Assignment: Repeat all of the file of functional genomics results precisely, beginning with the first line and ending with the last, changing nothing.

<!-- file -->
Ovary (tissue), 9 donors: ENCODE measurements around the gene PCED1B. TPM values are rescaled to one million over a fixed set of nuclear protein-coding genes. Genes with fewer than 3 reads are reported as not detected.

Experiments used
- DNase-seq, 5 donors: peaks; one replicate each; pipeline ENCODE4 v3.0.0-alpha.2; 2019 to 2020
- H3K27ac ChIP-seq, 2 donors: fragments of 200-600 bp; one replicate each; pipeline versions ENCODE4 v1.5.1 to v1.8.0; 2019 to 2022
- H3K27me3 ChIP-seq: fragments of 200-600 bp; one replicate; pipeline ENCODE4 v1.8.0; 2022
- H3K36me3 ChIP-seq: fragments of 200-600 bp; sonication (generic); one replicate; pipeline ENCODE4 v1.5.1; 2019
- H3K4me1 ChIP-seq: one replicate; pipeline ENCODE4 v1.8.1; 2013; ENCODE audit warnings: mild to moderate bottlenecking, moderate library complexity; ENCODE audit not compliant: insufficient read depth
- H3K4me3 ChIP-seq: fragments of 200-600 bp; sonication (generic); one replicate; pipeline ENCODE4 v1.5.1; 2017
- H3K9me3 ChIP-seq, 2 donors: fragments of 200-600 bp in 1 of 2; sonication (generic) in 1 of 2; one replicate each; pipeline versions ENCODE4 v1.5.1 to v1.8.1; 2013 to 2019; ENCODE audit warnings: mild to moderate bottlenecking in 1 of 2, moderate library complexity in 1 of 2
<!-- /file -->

Ovary (tissue), 9 donors: ENCODE measurements around the gene PCED1B. TPM values are rescaled to one million over a fixed set of nuclear protein-coding genes. Genes with fewer than 3 reads are reported as not detected.

Experiments used
- DNase-seq, 5 donors: peaks; one replicate each; pipeline ENCODE4 v3.0.0-alpha.2; 2019 to 2020
- H3K27ac ChIP-seq, 2 donors: fragments of 200-600 bp; one replicate each; pipeline versions ENCODE4 v1.5.1 to v1.8.0; 2019 to 2022
- H3K27me3 ChIP-seq: fragments of 200-600 bp; one replicate; pipeline ENCODE4 v1.8.0; 2022
- H3K36me3 ChIP-seq: fragments of 200-600 bp; sonication (generic); one replicate; pipeline ENCODE4 v1.5.1; 2019
- H3K4me1 ChIP-seq: one replicate; pipeline ENCODE4 v1.8.1; 2013; ENCODE audit warnings: mild to moderate bottlenecking, moderate library complexity; ENCODE audit not compliant: insufficient read depth
- H3K4me3 ChIP-seq: fragments of 200-600 bp; sonication (generic); one replicate; pipeline ENCODE4 v1.5.1; 2017
- H3K9me3 ChIP-seq, 2 donors: fragments of 200-600 bp in 1 of 2; sonication (generic) in 1 of 2; one replicate each; pipeline versions ENCODE4 v1.5.1 to v1.8.1; 2013 to 2019; ENCODE audit warnings: mild to moderate bottlenecking in 1 of 2, moderate library complexity in 1 of 2